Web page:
General objectives 

The PLIDA level C1 test aims to verify whether the candidate is capable of understanding a wide range of complex and rather long texts and also knows how to derive the implicit meaning. Express himself softly and spontaneously, without excessive effort to search for words. Use the language flexibly and effectively for social, academic and professional purposes. Can produce clear, well structured and articulated texts on complex topics, showing that they can control discursive and connective structures and cohesion mechanisms.

Individual skills

Oral production: Can provide clear and precise descriptions and expositions of complex topics, integrating secondary topics, developing certain points and concluding everything in some appropriate way.
Written production:  You can write clear and well-structured text on complex topics, underlining salient topics, developing points of view quite extensively, supporting them with additional data, with relevant reasons and examples, and concluding everything appropriately.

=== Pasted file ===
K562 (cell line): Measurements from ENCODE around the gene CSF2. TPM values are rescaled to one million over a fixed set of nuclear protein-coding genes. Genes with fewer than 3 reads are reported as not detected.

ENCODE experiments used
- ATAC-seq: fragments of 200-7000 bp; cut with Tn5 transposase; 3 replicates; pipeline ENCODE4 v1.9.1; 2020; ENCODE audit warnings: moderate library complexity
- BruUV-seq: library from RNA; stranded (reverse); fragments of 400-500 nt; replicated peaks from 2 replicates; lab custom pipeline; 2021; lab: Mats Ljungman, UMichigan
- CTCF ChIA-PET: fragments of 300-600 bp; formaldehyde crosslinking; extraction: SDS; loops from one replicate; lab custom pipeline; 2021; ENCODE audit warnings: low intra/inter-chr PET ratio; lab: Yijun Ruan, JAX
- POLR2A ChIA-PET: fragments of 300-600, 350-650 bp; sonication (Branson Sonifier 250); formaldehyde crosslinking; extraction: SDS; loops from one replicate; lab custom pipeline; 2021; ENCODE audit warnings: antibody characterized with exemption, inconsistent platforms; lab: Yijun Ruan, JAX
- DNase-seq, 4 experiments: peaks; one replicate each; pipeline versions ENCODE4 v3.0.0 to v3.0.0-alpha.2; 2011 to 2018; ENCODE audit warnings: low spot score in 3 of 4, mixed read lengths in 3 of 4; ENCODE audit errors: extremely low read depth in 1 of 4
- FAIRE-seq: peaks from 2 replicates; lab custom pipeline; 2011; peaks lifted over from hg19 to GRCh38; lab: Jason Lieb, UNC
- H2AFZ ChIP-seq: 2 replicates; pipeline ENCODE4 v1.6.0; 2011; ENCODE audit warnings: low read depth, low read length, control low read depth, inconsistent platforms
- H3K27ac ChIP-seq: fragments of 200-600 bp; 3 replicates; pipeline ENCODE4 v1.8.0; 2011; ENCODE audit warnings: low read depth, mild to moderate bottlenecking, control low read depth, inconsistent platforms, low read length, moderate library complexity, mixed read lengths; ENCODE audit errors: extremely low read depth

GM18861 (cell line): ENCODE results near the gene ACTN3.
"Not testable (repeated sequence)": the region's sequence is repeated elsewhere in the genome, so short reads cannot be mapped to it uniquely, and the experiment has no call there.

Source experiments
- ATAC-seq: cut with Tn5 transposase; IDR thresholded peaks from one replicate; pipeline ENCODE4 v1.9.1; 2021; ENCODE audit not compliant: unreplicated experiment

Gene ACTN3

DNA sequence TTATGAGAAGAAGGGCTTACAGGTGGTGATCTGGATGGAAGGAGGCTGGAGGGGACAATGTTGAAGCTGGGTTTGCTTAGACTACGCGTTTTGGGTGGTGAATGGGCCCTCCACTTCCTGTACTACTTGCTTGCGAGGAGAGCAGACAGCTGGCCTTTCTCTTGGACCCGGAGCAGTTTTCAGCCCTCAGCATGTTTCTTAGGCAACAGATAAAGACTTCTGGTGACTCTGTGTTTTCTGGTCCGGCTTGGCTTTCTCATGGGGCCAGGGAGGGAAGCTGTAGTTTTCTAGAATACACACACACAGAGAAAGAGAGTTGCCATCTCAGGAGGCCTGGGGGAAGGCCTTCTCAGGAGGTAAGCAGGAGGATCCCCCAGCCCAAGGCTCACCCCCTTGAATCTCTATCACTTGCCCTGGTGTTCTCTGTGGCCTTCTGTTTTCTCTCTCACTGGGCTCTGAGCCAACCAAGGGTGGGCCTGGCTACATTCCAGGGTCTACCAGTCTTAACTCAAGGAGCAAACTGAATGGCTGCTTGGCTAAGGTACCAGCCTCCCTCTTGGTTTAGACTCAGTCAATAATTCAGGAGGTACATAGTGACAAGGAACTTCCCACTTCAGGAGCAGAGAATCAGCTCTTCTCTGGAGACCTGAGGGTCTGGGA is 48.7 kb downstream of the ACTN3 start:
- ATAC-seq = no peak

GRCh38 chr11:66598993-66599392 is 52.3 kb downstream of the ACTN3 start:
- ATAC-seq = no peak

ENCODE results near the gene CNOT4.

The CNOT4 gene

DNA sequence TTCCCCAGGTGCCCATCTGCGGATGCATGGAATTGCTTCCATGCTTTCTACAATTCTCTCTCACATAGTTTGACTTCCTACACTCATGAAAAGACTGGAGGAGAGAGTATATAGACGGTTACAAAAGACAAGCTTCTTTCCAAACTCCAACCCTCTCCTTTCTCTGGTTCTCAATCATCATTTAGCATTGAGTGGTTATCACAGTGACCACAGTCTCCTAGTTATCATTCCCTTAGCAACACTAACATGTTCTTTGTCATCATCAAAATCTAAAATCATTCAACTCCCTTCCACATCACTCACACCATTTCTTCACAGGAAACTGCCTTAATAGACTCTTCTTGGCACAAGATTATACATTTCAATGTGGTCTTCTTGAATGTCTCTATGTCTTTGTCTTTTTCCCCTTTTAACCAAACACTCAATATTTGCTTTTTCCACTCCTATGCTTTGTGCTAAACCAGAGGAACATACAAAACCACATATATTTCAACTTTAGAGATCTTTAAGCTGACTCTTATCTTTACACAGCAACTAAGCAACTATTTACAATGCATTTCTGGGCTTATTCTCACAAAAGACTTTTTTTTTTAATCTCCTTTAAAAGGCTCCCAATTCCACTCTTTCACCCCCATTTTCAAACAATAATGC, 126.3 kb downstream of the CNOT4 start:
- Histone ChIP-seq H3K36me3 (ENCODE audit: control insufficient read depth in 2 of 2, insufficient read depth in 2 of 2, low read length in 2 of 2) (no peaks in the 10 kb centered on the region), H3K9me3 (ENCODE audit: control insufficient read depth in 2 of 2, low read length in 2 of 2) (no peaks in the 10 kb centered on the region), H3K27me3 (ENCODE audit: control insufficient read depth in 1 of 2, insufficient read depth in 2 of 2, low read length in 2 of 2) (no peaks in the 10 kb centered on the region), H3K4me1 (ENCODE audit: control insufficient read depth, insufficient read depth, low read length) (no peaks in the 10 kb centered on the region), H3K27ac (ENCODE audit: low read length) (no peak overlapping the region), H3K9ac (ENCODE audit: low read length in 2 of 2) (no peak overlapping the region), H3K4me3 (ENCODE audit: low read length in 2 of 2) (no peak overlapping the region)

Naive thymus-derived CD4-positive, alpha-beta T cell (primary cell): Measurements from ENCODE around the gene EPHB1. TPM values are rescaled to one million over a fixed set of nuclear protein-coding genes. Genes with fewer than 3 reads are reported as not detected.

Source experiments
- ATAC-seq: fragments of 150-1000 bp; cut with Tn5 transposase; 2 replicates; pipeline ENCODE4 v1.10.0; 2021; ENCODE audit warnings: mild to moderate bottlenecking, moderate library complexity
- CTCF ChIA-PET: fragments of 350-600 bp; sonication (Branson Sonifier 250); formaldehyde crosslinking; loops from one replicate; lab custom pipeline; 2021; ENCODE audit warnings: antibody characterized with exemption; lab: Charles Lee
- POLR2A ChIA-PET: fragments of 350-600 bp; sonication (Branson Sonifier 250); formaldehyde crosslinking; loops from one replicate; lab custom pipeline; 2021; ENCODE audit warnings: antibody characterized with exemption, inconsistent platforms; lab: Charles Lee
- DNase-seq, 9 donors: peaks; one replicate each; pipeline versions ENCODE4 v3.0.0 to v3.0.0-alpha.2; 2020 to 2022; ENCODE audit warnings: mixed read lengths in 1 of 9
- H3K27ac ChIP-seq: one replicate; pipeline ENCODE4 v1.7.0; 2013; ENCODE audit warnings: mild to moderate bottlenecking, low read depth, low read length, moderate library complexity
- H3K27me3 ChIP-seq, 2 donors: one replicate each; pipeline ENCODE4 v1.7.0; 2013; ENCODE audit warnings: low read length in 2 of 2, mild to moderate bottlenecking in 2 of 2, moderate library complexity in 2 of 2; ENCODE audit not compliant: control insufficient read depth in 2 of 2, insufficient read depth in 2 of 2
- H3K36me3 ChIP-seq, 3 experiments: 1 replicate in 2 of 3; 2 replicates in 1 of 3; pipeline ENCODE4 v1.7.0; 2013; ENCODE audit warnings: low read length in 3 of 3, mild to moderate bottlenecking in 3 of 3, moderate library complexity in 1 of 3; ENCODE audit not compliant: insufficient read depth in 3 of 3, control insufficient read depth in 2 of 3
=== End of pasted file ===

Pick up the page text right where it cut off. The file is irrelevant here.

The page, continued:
Listening Comprehension: You can understand enough to be able to follow a broad speech on abstract and complex topics not related to your field, even if it is necessary to do so confirms some details, especially if you are not familiar with the linguistic variety.
- Can recognize many idiomatic and colloquial expressions and understand registration changes.
- You can follow a long speech even if it is not clearly structured and if the relationships remain implicit and are not explicitly reported.
Comprehension of a written text: You can understand in detail quite long and complex texts, related or not to your field of expertise, as long as you can reread difficult passages.